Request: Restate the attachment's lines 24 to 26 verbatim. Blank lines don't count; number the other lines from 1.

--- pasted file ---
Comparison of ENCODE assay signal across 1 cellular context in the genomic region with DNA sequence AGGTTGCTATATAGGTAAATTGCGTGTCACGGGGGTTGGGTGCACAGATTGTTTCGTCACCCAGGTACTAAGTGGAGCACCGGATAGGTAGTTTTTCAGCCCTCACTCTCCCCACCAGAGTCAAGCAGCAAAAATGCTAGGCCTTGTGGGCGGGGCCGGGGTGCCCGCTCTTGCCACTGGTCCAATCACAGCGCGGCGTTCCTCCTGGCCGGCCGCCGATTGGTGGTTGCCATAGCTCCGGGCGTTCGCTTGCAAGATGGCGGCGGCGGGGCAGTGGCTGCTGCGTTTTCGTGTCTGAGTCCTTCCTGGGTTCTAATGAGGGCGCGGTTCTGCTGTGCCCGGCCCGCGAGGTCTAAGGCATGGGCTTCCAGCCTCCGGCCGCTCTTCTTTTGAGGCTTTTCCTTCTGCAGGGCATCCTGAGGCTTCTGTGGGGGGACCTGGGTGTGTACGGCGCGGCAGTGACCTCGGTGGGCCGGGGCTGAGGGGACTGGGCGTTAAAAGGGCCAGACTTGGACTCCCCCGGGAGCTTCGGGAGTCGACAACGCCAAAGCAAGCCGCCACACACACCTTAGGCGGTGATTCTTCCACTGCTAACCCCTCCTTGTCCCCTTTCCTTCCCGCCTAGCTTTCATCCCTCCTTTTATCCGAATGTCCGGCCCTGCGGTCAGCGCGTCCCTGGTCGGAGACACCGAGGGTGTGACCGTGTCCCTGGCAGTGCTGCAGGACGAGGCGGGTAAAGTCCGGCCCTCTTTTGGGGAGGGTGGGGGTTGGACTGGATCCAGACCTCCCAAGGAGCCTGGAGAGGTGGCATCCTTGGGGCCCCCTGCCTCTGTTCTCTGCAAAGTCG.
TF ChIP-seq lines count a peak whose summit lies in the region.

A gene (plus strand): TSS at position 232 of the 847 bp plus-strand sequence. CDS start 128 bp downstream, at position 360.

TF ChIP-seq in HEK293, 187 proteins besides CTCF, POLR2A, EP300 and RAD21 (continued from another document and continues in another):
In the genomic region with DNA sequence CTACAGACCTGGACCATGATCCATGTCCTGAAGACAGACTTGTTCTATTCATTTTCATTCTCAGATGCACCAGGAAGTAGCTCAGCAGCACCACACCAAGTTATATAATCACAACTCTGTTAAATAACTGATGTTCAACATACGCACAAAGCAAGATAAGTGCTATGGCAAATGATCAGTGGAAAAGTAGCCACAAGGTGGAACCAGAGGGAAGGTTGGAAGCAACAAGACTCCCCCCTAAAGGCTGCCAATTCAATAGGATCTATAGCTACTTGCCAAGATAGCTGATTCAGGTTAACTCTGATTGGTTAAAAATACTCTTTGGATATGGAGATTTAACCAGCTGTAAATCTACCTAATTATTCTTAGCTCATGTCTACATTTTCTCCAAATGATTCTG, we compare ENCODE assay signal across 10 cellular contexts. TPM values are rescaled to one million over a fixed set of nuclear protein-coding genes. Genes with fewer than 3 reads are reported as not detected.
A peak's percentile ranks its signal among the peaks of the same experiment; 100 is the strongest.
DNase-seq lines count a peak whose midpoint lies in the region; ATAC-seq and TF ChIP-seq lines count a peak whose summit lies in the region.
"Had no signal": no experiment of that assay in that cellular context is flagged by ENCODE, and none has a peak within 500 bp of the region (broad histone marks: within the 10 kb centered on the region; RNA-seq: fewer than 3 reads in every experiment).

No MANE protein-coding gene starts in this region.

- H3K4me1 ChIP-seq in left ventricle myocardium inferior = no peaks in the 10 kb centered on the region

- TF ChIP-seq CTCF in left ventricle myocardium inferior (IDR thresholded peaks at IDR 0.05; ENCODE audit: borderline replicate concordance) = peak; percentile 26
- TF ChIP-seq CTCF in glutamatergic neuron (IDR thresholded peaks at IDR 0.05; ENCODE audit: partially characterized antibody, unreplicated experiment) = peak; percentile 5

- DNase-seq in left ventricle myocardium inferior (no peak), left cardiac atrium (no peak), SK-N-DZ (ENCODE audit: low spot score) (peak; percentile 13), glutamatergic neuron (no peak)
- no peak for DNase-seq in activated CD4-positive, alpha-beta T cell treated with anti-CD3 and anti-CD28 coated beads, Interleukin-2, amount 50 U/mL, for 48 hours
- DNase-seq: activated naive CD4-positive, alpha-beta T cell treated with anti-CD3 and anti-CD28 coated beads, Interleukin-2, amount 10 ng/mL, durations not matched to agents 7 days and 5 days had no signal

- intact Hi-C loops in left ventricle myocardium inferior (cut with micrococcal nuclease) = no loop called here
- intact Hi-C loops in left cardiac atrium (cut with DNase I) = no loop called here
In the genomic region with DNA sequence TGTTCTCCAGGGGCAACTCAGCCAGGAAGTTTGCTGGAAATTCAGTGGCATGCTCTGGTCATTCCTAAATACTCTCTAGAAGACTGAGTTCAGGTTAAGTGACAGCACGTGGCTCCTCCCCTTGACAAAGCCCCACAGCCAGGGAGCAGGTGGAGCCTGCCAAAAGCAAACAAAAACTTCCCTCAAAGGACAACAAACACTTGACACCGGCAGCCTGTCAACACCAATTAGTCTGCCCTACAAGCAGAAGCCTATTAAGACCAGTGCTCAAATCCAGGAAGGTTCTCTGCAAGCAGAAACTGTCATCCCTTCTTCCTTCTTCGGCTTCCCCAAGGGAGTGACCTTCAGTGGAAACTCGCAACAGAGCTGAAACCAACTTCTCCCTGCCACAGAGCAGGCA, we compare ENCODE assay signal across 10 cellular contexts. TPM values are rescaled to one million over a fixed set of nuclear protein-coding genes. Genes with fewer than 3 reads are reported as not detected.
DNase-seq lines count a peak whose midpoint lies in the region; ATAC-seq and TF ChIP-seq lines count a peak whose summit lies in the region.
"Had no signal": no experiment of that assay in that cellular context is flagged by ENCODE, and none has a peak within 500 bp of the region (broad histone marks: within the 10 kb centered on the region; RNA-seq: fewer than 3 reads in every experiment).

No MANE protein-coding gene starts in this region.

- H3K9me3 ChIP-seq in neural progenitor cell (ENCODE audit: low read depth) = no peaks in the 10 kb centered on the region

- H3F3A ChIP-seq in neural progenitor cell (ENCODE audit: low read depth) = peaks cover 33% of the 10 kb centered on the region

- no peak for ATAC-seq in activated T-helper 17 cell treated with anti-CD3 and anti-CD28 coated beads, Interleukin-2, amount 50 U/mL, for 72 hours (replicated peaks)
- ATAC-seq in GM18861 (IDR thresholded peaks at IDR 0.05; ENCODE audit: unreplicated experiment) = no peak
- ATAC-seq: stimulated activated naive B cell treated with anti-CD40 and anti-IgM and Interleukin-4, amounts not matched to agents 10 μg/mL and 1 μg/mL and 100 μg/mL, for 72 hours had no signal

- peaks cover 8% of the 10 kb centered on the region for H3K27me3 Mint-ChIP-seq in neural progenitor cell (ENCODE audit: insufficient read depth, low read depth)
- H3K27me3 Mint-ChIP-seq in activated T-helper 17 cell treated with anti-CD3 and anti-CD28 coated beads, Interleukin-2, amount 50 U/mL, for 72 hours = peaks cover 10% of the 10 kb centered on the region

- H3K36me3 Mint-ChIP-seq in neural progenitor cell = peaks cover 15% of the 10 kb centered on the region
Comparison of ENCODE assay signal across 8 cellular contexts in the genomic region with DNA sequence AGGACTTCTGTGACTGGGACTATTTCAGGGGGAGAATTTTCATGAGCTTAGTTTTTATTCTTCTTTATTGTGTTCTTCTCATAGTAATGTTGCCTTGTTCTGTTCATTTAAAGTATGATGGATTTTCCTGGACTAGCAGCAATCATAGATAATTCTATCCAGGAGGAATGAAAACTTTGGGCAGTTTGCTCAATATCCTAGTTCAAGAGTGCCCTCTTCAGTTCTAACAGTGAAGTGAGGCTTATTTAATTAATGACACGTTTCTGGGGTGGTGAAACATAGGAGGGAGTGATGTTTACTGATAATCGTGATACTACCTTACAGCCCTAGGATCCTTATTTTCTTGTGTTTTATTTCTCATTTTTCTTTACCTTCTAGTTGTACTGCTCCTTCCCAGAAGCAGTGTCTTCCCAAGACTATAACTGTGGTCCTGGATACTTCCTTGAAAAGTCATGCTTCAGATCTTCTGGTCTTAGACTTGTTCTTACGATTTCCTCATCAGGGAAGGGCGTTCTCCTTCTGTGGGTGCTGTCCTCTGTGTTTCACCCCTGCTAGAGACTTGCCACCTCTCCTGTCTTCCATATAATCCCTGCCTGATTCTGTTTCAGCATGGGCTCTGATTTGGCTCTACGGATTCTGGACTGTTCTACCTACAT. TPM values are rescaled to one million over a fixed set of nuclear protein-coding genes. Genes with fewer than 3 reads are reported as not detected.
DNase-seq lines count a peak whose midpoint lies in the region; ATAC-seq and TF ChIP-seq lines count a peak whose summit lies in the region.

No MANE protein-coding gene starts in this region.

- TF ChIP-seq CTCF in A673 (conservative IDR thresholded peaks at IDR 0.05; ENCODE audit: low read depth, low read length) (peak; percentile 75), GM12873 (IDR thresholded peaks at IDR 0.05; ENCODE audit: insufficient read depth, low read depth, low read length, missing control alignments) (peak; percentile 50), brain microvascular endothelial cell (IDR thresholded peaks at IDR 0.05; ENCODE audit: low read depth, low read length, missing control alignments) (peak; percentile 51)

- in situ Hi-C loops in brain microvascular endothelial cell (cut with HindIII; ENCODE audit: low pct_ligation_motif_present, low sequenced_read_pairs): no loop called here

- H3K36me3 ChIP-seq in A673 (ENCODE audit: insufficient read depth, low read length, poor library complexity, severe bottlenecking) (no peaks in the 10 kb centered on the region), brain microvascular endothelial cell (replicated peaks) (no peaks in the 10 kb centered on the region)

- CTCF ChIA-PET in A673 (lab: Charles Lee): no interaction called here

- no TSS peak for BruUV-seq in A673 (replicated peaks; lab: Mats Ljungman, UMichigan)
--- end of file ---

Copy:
- no peak for ATAC-seq in activated T-helper 17 cell treated with anti-CD3 and anti-CD28 coated beads, Interleukin-2, amount 50 U/mL, for 72 hours (replicated peaks)
- ATAC-seq in GM18861 (IDR thresholded peaks at IDR 0.05; ENCODE audit: unreplicated experiment) = no peak
- ATAC-seq: stimulated activated naive B cell treated with anti-CD40 and anti-IgM and Interleukin-4, amounts not matched to agents 10 μg/mL and 1 μg/mL and 100 μg/mL, for 72 hours had no signal